An increasing number of female victims in the UK came forward in the wake of the #MeToo movement.
More than 9,300 sex discrimination at workplace claims were made last year, with the trend largely fuelled by the #MeToo movement.
According to employment lawyers CG Littler, moves by companies to tackle sex discrimination, such as banning alcohol at work-related events, or discouraging hugging, are not preventing claims being made.
Hannah Mahon of GQ Littler said: “The increase in sex discrimination claims will raise questions over whether employers are doing enough to stamp out inappropriate behaviour in the workplace,”
However, companies who go too far in an attempt to stave off gendered discrimination will eventually result as inequality at the workplace, warned Mahon.
“It’s clear that more needs to be done to eliminate discrimination. However, some rules, such as those that prohibit social interactions between members of the opposite sex, need to be carefully thought through and implemented with care.”
She underlined the importance to strike a balance between effective anti-discrimination measures and measures that can marginalise women.
“For example, by excluding them from work-related social activities or making it more difficult for them to receive mentoring,” she said.
Charities that campaign for gender quality said the figure shows women are increasingly confident to report instances of discrimination.
"We know that sex discrimination is significantly under-reported, so it is encouraging that so many more women feel able to challenge it and bring claims. Increasingly they are calling Time’s Up on harassment and workplace discrimination,” Sam Smethers, chief executive of the Fawcett Society told The Telegraph.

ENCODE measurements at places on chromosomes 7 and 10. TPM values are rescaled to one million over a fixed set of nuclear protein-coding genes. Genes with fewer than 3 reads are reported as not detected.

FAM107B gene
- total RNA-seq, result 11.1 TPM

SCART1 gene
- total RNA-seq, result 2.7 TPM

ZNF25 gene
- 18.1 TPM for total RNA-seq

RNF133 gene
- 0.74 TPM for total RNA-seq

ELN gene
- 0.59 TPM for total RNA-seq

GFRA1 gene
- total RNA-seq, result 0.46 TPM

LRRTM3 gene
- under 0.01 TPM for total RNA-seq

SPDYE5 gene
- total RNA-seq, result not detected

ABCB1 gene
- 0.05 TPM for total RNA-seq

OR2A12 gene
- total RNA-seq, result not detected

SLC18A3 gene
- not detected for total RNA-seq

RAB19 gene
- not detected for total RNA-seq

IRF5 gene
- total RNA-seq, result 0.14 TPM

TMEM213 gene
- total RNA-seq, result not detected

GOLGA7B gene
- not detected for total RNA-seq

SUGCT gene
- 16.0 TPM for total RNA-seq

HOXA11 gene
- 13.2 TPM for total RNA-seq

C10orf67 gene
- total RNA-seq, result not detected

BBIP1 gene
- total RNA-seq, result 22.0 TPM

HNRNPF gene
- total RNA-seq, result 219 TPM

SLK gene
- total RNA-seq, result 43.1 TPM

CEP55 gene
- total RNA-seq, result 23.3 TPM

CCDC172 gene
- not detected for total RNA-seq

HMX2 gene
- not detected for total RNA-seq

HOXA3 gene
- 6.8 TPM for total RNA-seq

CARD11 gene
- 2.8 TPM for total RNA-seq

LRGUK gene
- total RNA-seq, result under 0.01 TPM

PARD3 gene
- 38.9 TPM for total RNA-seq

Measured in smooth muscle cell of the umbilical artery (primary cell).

While more victims are willing to come forward, the underlying solution to tackle the core issue is for companies to prevent discrimination and harassment and to drive a change in workplace culture.
In June, the United Nations International Labour Organisation (ILO) has adopted a new treaty against workplace violence and harassment.
This binding treaty comprehensively aims to protect workers from violence and harassment in places where they are paid, taking a break, eating, or using lavatory facilities.
It also covers work-related trips, training, social events, communications, and commuting. There are also specific protections in place for domestic workers and informal workers. It is a powerful statement from the global community, and we look forward to seeing developments and which governments will ratify the treaty.